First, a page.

As previously reported, the Indian general insurance market is in the midst of a transition from a tariff based regime to a more market driven system. To this end, the Indian insurance market regulator (IRDA) announced in December 2006 that rates for tariffed products would be freed as of 1 January 2007.
Under the original plan, the Tariff Advisory Committee mandated policy wordings (insuring clause, terms, conditions, clauses, warranties, etc) would have to be used until 31st March 2008. After the date, the intention was for policy wordings to be freed as well.
Following de-tariffication, the first steep premium rises
were seen in third party rates for motor policies. It was
reported that transporters were being asked to pay 126-150%
more for third party cover. Transporters threatened a
nationwide strike and, on 23 January 2007, the IRDA stepped in
to regulate the motor rates that could be charged by Insurers
with retrospective effect from the date that rates were freed -
1 January 2007.
In other market lines, premiums have seen a marked decline. Firm statistics are very hard to obtain, but market feeling following the renewal season that coincided with the Indian financial year end on 31st March is that rates for middle to larger customers have come under severe pressure due to a combination of reasons, including Insurers anxious to gain market share in a new market; brokers aggressively driving down rates (and their own commissions) to retain clients and Insureds showing a remarkable willingness to move business to the lowest bidder. In a tariff market with each Insurer obliged to sell the same product, the only differential that an Insured will focus on and negotiate is price, and that is what has happened.
As mentioned earlier, 31st March 2008 was to have been when the policy wordings would also be de-tariffed. However, the IRDA has announced that it is pushing back this date. In a letter dated 26th March 2008 to all General Insurers, the IRDA decided that pending examination of common market wordings proposed by General Insurance Council, Insurers shall continue to use the coverage, terms & conditions, wordings, warranties, clauses and endorsements of the erstwhile tariff classes of insurance covers until further orders.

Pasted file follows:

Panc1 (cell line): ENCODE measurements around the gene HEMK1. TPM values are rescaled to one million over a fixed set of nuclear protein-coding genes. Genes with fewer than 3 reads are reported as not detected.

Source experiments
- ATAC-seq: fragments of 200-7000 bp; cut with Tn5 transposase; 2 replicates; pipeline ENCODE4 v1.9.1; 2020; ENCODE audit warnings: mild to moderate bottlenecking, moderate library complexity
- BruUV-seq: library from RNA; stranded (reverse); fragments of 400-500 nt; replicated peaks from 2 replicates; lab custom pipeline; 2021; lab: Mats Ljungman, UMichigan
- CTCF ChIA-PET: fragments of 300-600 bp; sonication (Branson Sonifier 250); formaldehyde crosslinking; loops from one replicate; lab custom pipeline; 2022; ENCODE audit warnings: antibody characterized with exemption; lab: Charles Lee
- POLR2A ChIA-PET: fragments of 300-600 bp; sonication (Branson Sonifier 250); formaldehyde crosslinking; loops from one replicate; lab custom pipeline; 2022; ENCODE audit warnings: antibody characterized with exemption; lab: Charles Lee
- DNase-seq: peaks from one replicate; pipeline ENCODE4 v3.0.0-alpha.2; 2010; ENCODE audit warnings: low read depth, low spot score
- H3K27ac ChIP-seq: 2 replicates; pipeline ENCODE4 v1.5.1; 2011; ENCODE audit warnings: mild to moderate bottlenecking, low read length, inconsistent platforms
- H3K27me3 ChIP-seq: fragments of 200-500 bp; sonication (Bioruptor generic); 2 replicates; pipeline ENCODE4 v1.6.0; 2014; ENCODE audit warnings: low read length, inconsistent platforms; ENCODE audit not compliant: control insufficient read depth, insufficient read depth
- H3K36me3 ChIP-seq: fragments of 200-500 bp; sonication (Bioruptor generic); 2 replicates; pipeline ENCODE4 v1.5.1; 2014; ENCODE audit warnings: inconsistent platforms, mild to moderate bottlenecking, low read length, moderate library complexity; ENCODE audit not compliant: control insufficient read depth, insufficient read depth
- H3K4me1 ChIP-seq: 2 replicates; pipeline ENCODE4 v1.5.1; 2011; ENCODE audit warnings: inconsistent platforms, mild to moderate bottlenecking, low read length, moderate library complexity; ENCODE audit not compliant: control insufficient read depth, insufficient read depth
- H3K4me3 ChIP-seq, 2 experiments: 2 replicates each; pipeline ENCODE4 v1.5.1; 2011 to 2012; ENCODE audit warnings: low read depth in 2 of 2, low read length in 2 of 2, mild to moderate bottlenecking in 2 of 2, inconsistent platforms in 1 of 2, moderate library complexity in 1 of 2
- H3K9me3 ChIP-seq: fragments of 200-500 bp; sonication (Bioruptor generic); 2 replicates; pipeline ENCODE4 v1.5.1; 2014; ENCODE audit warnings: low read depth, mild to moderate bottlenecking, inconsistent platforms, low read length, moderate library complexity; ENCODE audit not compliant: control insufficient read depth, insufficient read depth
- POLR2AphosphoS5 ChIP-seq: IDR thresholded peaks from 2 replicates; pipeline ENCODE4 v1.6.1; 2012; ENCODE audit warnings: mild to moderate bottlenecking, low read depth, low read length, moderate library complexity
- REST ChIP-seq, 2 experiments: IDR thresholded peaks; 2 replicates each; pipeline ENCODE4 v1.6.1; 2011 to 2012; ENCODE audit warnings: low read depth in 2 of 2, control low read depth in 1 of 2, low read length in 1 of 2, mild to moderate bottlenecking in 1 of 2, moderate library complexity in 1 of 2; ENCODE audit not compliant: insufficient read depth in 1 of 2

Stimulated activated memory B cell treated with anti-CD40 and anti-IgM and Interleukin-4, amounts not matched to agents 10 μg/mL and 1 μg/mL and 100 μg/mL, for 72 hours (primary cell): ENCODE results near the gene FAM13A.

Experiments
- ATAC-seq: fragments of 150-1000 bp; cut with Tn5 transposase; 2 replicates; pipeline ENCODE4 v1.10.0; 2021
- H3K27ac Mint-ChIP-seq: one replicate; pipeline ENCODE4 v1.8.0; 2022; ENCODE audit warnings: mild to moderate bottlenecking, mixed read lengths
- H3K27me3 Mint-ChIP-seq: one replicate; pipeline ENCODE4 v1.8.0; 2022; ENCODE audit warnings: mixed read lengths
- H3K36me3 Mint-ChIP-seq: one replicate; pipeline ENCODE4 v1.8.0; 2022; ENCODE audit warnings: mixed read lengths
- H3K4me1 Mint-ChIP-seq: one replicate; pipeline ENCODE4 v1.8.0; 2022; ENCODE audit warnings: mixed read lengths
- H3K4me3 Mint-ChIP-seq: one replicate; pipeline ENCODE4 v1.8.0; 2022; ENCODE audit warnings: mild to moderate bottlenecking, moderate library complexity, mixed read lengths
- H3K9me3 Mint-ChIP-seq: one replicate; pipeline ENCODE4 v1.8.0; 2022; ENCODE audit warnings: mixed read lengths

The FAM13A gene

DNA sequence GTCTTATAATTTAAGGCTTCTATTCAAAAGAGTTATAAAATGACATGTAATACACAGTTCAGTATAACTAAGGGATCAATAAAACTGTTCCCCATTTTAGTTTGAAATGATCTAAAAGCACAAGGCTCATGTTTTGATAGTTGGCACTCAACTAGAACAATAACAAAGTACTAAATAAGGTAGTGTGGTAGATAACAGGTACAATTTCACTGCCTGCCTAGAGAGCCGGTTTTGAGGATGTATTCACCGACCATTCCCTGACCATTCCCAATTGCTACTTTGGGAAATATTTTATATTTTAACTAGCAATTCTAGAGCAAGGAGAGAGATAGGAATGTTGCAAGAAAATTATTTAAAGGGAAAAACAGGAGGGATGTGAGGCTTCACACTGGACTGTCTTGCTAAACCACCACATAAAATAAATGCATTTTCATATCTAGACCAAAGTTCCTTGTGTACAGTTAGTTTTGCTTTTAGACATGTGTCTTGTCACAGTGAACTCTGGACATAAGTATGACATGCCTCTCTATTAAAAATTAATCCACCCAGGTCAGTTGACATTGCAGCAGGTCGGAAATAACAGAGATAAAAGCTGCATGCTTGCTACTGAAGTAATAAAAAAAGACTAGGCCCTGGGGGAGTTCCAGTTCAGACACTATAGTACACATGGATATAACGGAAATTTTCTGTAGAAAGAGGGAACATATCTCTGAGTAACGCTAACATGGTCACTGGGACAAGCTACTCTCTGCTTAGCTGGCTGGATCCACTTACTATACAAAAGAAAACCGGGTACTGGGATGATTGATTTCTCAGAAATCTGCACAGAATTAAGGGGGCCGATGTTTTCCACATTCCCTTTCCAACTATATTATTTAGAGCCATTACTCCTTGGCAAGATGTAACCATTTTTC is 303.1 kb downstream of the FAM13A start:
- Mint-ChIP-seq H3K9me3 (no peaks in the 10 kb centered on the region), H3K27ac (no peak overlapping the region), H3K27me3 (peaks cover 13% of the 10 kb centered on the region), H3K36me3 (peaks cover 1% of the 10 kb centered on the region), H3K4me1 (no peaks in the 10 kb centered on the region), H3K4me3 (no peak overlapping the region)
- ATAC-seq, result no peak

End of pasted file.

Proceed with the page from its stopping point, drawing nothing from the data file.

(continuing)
There was a view amongst some that the General Insurance Council (GIC) common wording contradicted the desire for a de-tariffed market, and was not needed at all. Others felt that, if there was a need for a common wording, then the market should continue with the tariff wording which is at least familiar.
A third group expressed the view that a common wording should not be rushed. It appears that the IRDA shares that view. The issue remains, however, that the market will be following the tariff wordings for now for an indeterminate period. The IRDA has given no other explanation for the postponement of de-tariffication beyond that quoted above, and no indication of how long the review of the GIC wording will take.
One of the unintended effects of partial de-tariffication, leaving the policy wordings fixed but allowing free pricing, seems to be the pressure on premiums that has characterised this latest renewal season. It will be interesting to see what the effect will be if partial de-tariffication continues through another renewal season.
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